Counties were to include a territory smaller providing direct links to cities and towns that goes into them, thus creating conditions for the solution of operational tasks and authority of incumbent local governing bodies.

It was intended that each county to be a political subdivision of the complex economic, social and cultural, including cities, industrial centers, commercial and cultural routes of communication, they argued.

The current regime decision was taken quickly though that measure administrative-territorial reorganization is not recommended without a substantial analysis of the socio-economic impact. Characteristic of this period is the tendency administrative division of the communes and the promotion of new cities, political decisions have a great impact on urban development.

The tendency of the rural administrative division occurs amid a decline in rural population in 1998 compared to 1966 has reached alarming levels: decrease of 30-50% in 26.2% of the total number of common and decreases above 50% in 5% of all common according to Law no. 351/2001 (10).

The abuse promotion of new cities is the result of local political ambitions desire composing the central level to improve the current statistics, the large share of population living in rural areas placing Romania on the last places in Europe.

Between 2002 and 2004 a series of communes with some level of economic development and urban facilities were converted into cities. Most of them however are far from the standards imposed by law for urban areas.

We believe that this issue should be regarded with great reserve at least from three respects: first, from a budgetary perspective, the current fragmentation of some of the counties would be an expensive step.

Territorial reorganizations are usually in times of economic boom for the complex problems that appear to be supported financially.

Secondly, the question is how functional units would be newly created. Some local pride are masked by arguments which are not present, because the relative stability of the current administrative divisions, led to changes in time the relationship between administrative units, so it is questionable whether the return to the old territorial divisions would provide more rational solutions of administrative organization.

Third, the current debate about the favors higher territorial division, one of the regions, the current fragmentation of districts, as part discordant.

On the other hand, approaches a point outside the long-term strategic plan, risks generating administrative territorial units ephemeral and unsustainable.

The project on administrative-territorial reorganization of Romania is a very controversial project, which displeases the local government representatives in the territory.

Currently, about 2,100 are communes in Romania who are under 5,000 residents. This means that under the project, the joint would be about 2,100 villages subordinated to larger towns. It would not have mayors, deputy mayors, councilors and any budget. It depends on so-called common centers that would establish prefect.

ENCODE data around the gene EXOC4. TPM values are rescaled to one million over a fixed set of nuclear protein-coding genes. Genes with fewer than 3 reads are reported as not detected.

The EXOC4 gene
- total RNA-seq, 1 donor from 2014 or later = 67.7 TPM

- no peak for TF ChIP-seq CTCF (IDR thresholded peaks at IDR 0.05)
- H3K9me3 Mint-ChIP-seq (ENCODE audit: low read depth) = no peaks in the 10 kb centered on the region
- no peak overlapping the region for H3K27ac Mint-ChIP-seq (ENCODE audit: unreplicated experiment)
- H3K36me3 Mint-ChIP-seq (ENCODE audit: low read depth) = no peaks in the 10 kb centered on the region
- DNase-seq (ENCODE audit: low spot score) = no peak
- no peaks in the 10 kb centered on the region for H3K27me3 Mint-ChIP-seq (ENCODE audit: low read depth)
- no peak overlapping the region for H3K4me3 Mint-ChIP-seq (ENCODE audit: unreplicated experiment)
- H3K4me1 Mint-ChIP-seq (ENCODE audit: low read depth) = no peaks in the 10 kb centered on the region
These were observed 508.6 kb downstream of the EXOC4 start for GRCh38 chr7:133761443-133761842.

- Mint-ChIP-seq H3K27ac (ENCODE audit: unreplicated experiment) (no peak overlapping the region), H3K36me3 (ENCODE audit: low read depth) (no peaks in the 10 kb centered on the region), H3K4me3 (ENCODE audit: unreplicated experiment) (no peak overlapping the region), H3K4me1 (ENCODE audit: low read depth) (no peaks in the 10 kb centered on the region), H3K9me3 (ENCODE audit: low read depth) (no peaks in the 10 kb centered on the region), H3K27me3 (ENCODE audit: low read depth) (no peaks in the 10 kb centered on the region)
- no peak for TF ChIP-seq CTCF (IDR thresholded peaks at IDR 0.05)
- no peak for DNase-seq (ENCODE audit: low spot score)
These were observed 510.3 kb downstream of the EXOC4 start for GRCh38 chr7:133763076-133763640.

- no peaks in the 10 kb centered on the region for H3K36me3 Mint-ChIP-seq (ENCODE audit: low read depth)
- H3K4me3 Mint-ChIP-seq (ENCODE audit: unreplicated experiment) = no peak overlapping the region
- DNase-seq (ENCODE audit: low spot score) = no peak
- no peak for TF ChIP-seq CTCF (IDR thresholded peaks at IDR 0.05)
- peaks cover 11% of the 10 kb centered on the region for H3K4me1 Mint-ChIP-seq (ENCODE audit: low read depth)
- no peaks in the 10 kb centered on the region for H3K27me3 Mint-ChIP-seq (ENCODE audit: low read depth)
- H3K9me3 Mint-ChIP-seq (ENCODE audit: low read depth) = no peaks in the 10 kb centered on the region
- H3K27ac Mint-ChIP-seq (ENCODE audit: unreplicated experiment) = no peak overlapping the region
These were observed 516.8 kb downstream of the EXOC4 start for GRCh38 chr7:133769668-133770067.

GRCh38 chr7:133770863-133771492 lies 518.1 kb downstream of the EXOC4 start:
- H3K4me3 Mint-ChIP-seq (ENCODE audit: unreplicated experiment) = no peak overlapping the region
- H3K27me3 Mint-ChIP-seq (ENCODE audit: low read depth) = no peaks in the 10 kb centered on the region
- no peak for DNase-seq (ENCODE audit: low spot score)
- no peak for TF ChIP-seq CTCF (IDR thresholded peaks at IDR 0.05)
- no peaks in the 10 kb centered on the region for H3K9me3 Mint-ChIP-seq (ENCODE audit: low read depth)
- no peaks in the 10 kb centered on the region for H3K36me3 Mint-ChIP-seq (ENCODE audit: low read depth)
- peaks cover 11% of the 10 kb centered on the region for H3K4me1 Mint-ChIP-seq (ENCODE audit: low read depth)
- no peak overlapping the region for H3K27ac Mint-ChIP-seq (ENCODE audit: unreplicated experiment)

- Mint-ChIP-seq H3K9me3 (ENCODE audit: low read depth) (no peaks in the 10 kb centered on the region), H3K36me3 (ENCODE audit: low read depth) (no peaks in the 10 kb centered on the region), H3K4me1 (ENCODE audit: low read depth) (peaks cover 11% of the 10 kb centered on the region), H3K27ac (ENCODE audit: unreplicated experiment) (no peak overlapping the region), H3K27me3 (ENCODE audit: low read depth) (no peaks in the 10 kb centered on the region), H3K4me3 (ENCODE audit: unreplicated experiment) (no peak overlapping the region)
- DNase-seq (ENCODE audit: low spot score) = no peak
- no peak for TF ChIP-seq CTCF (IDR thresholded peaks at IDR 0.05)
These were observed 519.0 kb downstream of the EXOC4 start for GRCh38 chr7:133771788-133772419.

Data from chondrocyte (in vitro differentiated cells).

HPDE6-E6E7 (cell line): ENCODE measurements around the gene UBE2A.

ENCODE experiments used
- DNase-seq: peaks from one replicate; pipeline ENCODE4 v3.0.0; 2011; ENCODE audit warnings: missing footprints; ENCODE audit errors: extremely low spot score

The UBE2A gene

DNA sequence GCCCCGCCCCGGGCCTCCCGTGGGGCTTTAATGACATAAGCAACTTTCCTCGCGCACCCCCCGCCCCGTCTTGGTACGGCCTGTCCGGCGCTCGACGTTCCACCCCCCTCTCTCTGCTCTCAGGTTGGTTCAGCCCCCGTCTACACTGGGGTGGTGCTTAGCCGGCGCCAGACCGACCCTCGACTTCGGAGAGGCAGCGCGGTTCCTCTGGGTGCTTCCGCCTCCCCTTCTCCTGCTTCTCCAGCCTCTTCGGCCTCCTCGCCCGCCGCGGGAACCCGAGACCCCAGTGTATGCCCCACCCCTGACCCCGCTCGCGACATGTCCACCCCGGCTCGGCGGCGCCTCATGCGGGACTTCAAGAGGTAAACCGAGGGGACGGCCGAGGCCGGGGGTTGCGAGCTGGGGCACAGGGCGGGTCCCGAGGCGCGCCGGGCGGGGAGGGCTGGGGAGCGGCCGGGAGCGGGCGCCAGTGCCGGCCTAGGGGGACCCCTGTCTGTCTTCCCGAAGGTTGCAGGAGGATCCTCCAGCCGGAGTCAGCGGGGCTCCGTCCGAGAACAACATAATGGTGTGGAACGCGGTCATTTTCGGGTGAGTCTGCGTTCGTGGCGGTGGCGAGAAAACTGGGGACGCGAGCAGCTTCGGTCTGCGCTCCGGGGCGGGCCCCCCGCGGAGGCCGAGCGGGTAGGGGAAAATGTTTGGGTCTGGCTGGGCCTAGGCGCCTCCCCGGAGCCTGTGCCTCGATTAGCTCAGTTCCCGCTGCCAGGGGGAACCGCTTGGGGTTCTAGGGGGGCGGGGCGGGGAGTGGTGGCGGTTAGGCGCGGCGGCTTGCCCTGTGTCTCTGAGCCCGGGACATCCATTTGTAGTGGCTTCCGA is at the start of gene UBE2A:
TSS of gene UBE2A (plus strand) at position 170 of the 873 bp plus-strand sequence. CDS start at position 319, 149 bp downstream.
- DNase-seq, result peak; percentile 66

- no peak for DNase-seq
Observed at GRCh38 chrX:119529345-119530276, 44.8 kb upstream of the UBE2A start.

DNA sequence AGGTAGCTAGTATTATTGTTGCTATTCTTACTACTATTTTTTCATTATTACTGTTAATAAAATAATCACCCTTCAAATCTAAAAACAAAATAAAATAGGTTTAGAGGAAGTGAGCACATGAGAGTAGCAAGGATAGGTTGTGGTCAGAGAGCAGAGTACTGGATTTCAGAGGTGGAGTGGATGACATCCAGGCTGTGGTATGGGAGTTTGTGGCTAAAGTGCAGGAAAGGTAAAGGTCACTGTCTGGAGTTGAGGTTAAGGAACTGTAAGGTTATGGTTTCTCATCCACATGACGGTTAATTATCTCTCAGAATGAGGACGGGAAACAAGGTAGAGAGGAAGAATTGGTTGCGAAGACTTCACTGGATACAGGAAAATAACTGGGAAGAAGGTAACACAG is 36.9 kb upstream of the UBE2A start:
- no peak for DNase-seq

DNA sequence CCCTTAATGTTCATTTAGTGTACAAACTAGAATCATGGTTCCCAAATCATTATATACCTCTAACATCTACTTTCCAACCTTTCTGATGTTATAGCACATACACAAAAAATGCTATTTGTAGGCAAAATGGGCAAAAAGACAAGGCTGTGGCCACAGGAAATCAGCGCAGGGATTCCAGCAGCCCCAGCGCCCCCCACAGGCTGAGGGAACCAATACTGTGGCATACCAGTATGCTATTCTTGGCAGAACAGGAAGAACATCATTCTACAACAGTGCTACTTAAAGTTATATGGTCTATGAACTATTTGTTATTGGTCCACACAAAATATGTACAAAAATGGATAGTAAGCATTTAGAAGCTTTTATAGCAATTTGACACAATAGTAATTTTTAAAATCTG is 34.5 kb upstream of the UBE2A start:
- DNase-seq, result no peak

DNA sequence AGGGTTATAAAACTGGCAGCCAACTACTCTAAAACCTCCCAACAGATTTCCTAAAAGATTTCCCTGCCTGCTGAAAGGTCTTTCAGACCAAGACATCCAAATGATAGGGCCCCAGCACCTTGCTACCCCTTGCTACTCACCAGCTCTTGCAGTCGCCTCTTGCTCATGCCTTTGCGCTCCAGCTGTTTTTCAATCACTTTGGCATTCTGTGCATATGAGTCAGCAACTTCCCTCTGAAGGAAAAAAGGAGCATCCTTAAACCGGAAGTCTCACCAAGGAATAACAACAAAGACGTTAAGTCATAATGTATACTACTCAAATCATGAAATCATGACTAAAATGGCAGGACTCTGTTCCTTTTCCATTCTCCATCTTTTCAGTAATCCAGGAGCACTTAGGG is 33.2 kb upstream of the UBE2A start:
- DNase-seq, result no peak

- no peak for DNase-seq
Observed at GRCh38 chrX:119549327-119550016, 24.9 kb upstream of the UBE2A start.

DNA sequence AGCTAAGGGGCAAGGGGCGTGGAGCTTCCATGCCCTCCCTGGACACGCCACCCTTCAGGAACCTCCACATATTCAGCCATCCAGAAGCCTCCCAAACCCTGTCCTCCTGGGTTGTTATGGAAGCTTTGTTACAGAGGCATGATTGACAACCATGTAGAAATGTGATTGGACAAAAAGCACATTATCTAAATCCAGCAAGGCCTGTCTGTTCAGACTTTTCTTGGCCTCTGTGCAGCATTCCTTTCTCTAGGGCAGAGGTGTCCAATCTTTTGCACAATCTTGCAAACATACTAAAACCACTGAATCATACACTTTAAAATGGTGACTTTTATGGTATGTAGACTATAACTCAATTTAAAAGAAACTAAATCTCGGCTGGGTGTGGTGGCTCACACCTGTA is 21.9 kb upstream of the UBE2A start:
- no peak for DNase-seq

The draft states that the mayor of the future will belong to villages will appoint one representative for each village belonged, would follow to issue various certificates and centralize the problems of citizens.

In terms of cities and municipalities, there is now one of 320, 117 are under 10.0001 inhabitants, so it should become common, according to the project. Other almost 60 municipalities are under 50.0001 inhabitants, so they should become cities.

Cities and villages in Romania have increased over the past 20 years, and in some areas close taxes come from people not even to pay salaries of the municipalities. In the last eight years have appeared over 200 cities, towns and villages. Number of cities increased very much and the joint too.

4. The current state administrative-territorial

The current administrative configuration of the country consists of 41 counties, plus Bucharest, 320 cities, 97 towns, 2860 communes and 13,089 villages.

The county is run by a prefect, who is central power territory. Economic power, in turn, is controlled by the County Council led by a president. This county council building and adopt budgets and coordinates the county investment policy. In the villages and towns mayor returned to the institution. It is directly elected by voters mass voting of the administrative unit. Local Council is the deliberative body composed of elected councilors.

More recently (after 2000), following a sharp fall in urban population, population decline due to general (process compensatory) was amplified the practice of declaring the "new cities". These are former municipal centers, which have some superior infrastructure, but are far from reaching qualitative parameters imposed by the rigors of contemporary urbanism. They are more the product of political influence of the ground.

Administratively, the capital, Bucharest city is divided into six sectors, each sector being led by a mayor and city council.